Reagan Insists That Arms Sale to Jordan is ‘essential’ to Peace in the Middle East

President Reagan, who late yesterday formally notified Congress that the Administration plans to sell $1.5-$1.9 billion in highly sophisticated arms to Jordan, told Republican Congressional leaders today that the sale is “essential” to the Middle East peace process.

“Despite the recent bombing and hijacking incidents, we continue to believe that the opportunity for peace is still there and it must be exploited before it slips from our grasp,” White House spokesman Larry Speakes said Reagan told the GOP leaders.

Speakes said Reagan stressed that the “momentum” toward peace continues because both King Hussein of Jordan and Israeli Premier Shimon Peres have called for direct negotiations. However, although Peres has called for immediate face-to-face negotiations, Hussein wants an international conference.

The President, according to Speakes, told the Congressional leaders that “our aim is to create the conditions which will lead to a lasting Middle East peace. The sale of defensive weapons to Jordan is essential to this process.”

The proposed sale in which Jordan would select either 40 F-20A Tiger Shark jets or 40 F-16Cs will go through unless both Houses of Congress pass resolutions rejecting the sale. The Democratic-controlled House is expected to approve such a resolution and the battle is expected to be in the Senate, where 73 Senators have already signed a letter opposing such a sale until Jordan begins negotiations with Israel.(Related story, P. 4.)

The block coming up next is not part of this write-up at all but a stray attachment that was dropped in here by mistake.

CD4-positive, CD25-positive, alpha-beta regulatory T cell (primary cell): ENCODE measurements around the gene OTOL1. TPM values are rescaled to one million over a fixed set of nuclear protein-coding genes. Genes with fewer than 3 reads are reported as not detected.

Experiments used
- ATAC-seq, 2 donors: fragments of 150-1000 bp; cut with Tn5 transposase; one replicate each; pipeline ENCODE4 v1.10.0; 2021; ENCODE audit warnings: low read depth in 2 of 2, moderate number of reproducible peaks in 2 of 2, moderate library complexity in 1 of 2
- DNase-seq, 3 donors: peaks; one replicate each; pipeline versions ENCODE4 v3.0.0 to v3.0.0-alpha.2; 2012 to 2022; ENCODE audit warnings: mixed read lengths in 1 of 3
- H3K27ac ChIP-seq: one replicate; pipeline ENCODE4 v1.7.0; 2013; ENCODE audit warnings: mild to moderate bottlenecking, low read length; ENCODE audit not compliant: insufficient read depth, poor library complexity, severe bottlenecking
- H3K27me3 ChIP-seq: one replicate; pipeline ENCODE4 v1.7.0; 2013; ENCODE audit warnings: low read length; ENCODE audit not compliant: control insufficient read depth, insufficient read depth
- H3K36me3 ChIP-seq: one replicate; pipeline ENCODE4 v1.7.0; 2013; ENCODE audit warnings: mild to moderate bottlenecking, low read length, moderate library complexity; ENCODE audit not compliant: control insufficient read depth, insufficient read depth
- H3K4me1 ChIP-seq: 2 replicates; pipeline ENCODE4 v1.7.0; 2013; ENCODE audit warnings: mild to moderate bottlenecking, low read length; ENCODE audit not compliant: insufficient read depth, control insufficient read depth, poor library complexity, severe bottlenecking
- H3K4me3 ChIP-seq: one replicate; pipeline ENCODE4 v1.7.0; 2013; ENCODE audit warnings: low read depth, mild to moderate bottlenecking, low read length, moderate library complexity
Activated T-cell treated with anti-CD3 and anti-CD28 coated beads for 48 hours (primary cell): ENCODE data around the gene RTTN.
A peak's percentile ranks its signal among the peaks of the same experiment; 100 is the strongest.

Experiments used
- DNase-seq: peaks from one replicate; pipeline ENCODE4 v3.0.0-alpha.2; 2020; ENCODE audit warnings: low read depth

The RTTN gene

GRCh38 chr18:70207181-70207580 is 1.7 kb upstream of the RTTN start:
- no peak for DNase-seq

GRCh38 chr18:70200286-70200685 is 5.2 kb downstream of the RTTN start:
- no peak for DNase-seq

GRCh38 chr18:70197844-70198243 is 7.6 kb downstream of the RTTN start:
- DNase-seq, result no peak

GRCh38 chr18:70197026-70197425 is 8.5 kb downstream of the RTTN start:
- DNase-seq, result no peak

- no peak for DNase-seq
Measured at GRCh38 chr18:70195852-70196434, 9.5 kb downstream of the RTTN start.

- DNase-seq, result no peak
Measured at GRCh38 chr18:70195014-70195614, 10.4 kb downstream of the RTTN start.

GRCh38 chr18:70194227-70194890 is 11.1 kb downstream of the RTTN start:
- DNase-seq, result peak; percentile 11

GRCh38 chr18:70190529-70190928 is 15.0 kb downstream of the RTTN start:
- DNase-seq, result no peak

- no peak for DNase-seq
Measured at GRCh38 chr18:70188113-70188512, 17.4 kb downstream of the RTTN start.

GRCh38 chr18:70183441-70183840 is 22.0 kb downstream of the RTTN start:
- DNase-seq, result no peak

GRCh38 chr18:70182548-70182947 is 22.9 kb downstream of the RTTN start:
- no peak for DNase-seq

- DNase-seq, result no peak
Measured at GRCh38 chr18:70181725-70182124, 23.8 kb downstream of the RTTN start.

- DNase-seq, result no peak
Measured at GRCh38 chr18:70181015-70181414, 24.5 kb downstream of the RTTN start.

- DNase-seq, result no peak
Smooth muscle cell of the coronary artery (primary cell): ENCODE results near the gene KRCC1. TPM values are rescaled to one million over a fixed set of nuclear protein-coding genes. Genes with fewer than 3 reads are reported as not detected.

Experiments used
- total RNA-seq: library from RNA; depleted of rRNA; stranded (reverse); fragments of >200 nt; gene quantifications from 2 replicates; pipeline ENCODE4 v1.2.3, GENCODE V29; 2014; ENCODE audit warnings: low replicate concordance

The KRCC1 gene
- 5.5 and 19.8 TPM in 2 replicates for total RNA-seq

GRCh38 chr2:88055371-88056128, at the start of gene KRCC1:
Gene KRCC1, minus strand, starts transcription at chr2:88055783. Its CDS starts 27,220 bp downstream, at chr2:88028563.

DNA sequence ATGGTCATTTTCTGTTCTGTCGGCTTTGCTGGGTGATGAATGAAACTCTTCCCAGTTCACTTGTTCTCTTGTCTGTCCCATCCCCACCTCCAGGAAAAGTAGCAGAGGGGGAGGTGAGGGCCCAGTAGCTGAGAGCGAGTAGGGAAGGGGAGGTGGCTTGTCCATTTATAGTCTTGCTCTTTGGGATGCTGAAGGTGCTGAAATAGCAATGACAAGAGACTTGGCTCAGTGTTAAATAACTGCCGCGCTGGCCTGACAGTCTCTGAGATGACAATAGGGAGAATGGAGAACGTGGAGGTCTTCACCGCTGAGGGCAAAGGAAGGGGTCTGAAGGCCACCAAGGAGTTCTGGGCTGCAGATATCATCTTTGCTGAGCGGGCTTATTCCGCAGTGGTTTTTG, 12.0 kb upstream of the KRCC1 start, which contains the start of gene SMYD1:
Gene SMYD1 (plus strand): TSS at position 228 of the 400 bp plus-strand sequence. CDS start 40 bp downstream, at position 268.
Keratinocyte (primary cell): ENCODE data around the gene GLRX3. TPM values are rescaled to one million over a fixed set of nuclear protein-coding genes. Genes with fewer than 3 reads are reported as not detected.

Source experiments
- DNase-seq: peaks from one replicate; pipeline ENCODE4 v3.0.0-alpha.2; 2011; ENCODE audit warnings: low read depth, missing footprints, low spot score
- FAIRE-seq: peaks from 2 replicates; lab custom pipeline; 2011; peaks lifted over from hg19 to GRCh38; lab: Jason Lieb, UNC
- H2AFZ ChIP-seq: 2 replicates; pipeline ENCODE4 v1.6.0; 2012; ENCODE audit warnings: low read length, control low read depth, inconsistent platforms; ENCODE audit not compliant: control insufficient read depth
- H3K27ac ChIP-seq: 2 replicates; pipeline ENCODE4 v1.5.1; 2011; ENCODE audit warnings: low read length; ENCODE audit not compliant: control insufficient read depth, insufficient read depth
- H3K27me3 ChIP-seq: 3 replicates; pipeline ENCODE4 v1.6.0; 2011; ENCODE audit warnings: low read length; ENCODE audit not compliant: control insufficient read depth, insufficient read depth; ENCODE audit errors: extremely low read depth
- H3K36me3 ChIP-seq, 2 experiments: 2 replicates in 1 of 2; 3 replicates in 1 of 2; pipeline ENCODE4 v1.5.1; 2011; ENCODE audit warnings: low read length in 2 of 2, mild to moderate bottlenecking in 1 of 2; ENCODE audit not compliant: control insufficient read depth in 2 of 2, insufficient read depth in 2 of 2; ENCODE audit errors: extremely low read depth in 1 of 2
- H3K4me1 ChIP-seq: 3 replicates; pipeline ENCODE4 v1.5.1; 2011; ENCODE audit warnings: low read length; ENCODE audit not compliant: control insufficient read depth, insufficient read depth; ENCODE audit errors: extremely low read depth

GOP LEADERSHIP ADVISES AGAINST SALE NOW

Senate Majority Leader Robert Dole (R. Kans.) told reporters that although the Republican Congressional leadership had advised Reagan against submitting the sale proposal now, the President was acting to keep “his word to King Hussein.” Dole said he was not sure how he would vote. “I think it is a bit premature myself,” he said.

However, both Dole and House Minority Leader Robert Michel (R. III.) said they would try to work out some means of preventing Congressional rejection of the sale. Submitting the proposal “was the President’s call,” Dole said. “Now it’s in our court and we hope to take care of it in some way.”

Michel indicated that since delivery time for the planes takes two-and-a-half-years, it would provide some “wiggle room” if the sale is approved in which Hussein “could do a few more things.”

This seemed to follow the outline suggested Sunday by Sen. Richard Lugar (R. Ind.), who said that he would try to work out with opponents of the sale conditions that might include delivery time or types of weapons.

Michel said that Jewish leaders who have spoken to him have stressed that the same condition should be put on Jordan as was on Egypt. He said they noted that after Egypt made peace with Israel there was no objection to the U.S. providing it with arms. But Michel said that the situation was more difficult for Jordan.

However, Sen. Pete Wilson (R. Cal.), the latest Senator to sign the letter opposing the arms, also stressed the analogy with Egypt in a press release yesterday. “I greatly fear that an arms sale to Jordan now, without the commencement first of direct, bilateral talks with Israel, is more likely to remove incentive for talks than provide it,” Wilson said. “Let the peace process first begin, and let us then reward the peacemakers.”

The proposed sale will be either for $1.5 billion or $1.9 billion, depending on whether Jordan buys 40 of the F-20′s or the more expensive F-16′s. In addition, the arms package includes 12 mobile Hawk surface-to-air missiles, upgrading Jordan’s existing 14 Hawk batteries to make them mobile; 108 Stinger shoulder-fired anti-aircraft missiles; 300 Sidewinder air-to-air missiles; and 32 M-3 Bradley tanks.

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